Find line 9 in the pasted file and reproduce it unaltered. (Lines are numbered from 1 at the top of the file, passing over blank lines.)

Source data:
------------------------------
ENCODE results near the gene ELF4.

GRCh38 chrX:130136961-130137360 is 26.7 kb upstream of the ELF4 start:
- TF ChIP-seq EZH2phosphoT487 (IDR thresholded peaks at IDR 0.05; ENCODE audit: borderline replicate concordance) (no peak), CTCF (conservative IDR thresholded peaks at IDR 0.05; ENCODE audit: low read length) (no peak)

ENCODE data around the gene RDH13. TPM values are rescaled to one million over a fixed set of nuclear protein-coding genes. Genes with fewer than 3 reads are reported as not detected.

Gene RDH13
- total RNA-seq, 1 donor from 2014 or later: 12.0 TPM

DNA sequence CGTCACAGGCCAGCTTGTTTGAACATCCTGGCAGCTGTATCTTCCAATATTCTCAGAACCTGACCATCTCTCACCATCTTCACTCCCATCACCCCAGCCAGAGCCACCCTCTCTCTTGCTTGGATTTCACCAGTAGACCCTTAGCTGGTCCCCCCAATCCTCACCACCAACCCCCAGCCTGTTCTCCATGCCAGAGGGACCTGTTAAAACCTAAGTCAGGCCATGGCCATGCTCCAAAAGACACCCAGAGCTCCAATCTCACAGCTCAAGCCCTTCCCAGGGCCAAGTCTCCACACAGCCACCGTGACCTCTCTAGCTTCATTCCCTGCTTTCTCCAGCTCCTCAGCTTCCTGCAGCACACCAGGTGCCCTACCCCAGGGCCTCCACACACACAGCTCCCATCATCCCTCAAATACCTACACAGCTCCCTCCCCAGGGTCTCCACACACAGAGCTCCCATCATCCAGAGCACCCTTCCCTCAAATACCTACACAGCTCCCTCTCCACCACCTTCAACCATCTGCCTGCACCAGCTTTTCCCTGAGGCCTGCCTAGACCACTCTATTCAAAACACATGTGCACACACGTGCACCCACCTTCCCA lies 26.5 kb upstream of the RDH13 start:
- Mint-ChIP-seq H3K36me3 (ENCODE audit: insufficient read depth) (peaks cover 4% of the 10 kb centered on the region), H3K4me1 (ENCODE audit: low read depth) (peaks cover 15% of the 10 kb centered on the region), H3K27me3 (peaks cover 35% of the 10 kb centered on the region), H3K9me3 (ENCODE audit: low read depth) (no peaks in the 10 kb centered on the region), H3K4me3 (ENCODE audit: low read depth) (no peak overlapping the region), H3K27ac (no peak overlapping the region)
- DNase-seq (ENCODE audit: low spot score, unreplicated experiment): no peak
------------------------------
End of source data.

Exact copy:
- DNase-seq (ENCODE audit: low spot score, unreplicated experiment): no peak